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Southern California mudslides damage homes, carry away cars


Rescuers searched for a person missing in Tuesday’s landslide as large yellow tractors plowed through thick black mud and pushed boulders off roads after flash floods swept away the land. , rocks and trees down the fiery slopes, washing away cars and burying buildings in small mountain communities in Southern California.

With thunderstorms forecast and more landslides possible on Wednesday, evacuation orders remain in place in parts of the San Bernardino Mountains while a wildfire raging 805 kilometers to the north forced people had to leave their homes.

East of Los Angeles, research teams searched street by street for people who might have been trapped by muddy streams that swept rocks, trees and other debris the previous day into Forest Falls, Oak Glen and Yucaipa and left behind a pile of mud and untold destruction.

Eric Sherwin, a spokesman for the San Bernardino County Fire Department, said homes and other buildings were damaged, including one commercial building that was buried so high that its roof collapsed.

“We have rocks moving through that weigh many tons,” Sherwin said. “It can take days just to find all the missing cars because they are completely covered in mud.”

A man in a bright yellow vest, with orange and white reflective stripes in the front, standing on a pile of mods and the rock in front reading a sign "Oak Glen Steakhouse and Saloon."
Paul Burgess, with the California Geological Survey, reviews damage as a result of a mudslide, as cleanup and damage assessment efforts are underway east of Los Angeles. (Marcio Jose Sanchez / The Associated Press)

A video shows a slow-moving river of black mud rolling past the signage of the Oak Glen Steakhouse and Saloon, followed seconds later by a rising wave carrying deeper logs. The next day, the mud seemed to be as high as a person’s head.

Officials lifted some mandatory evacuations and shelter-in-place orders Tuesday night.

Workers were able to clear most of Falls Drive’s Valley – the only road to Forest Falls – and teams are assessing the damage. Other major roads in the San Bernardino Mountains have reopened.

This Monday afternoon image released by Caltrans County 8 shows landslides that closed part of Freeway SR-38 in the San Bernardino Mountains, California. Mud flows and flash floods have occurred in parts of the San Bernardino Mountains, where burn scars, areas with little vegetation to hold the land, from the 2020 wildfires. (District 8 Caltrans / The Associated Press)

For some homes in Forest Falls, it was too late to evacuate on Monday. Residents are asked to shelter in place for the night as it is safer than venturing out.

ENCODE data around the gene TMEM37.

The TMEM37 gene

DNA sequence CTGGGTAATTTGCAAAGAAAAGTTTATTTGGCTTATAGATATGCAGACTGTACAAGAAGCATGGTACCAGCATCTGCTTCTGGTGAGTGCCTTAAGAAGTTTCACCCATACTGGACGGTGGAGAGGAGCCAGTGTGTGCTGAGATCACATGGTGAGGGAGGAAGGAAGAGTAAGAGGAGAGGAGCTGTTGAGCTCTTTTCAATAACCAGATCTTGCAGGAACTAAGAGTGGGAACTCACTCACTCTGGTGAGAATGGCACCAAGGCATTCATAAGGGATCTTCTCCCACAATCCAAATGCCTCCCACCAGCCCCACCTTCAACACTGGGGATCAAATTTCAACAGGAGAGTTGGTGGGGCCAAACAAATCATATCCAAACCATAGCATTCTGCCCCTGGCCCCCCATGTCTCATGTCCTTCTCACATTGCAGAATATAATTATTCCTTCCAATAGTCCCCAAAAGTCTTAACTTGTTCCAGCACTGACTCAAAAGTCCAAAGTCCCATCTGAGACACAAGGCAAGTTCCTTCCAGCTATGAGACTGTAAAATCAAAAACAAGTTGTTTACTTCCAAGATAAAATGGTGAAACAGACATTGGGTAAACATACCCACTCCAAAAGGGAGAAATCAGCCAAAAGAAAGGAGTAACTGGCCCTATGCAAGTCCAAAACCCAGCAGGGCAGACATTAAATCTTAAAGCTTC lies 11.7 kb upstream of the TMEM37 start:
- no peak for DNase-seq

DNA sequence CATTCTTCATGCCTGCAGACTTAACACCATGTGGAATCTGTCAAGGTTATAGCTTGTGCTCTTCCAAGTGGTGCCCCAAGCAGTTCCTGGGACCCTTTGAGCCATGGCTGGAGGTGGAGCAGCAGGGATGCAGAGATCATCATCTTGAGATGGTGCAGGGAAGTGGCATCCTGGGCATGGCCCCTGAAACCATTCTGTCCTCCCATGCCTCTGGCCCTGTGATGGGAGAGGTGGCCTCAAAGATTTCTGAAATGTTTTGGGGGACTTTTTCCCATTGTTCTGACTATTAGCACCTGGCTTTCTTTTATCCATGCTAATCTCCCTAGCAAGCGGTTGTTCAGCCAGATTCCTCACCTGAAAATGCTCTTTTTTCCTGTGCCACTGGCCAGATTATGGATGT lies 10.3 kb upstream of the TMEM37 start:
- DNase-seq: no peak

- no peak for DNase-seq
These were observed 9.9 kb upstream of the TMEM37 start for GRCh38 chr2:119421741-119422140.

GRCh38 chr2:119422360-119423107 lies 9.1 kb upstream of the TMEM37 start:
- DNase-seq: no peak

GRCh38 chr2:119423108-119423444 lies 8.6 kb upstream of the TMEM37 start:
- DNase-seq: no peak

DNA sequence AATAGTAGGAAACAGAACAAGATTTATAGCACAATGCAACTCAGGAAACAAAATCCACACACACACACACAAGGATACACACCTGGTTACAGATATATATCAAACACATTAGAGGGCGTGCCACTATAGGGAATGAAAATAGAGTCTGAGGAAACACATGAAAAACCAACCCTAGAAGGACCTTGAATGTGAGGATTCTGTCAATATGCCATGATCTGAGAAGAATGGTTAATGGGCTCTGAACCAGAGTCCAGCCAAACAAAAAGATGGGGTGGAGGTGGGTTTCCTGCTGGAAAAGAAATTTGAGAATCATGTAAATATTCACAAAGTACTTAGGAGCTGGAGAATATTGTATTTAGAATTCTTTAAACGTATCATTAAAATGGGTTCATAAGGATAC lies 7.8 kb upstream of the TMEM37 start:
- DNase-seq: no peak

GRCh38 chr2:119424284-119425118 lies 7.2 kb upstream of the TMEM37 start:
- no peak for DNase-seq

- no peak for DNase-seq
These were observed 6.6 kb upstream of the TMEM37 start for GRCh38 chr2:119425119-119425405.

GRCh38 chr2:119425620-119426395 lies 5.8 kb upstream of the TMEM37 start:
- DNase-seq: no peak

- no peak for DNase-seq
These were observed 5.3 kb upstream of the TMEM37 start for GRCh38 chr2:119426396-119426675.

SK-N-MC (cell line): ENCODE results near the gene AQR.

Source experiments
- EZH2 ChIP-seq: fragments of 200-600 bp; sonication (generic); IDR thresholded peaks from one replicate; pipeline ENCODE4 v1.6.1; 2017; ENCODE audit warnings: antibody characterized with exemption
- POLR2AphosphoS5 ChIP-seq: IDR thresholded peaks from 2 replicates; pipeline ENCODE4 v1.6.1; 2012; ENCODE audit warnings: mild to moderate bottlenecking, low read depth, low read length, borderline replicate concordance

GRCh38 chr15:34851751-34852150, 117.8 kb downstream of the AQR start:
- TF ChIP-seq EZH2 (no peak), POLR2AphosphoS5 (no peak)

The downpours are the remnants of a tropical storm that brought high winds and some much-needed rain to drought-stricken Southern California last week, helping firefighters weather the Fairview Fire that raged. out of control, about 32 km south of the mudslides.

Mud flows and flash floods occurred in parts of the San Bernardino Mountains, where there are burn scars — areas with little vegetation to hold onto land — from the 2020 wildfires.

“All that dirt turned into mud and started to slide down the mountain,” Sherwin said.

A man in a yellow t-shirt and black trousers with cutouts at his hips walks through the knee-deep mud.
A Yucaipa Valley Water District worker weaves through knee-deep mud while repairing a reservoir used as a source of drinking water following Tuesday’s mudslide in Oak Glen. (Marcio Jose Sanchez / The Associated Press)

Crew fights forest fires

The strong thunderstorms come after a week that saw California endure a record-long heat wave. Temperatures in many parts of the state have spiked to 38 degrees Celsius, and pushed the state’s power grid to the point of failure as air conditioners sucked up all the electricity.

The tropical storm supported teams battling the Fairview Fire about 121 kilometers southeast of Los Angeles. The 114 square kilometer fire was 62% contained as of Tuesday. Two people were killed while fleeing a fire that destroyed at least 35 homes and other structures in Riverside County.

The Mosquito Fire, 177 kilometers northeast of San Francisco, broke out in the afternoon just hours after officials reported making “big strides” in the battle.

Fire brigade spokesman Chris Valenzuela said: “We have it all on deck. “It burns very erratically and strongly.

Climate change has made the West warmer and drier over the past three decades, scientists say, and will continue to make extreme weather and wildfires more frequent and destructive. Over the past five years, California has experienced the largest and most destructive wildfires in history.

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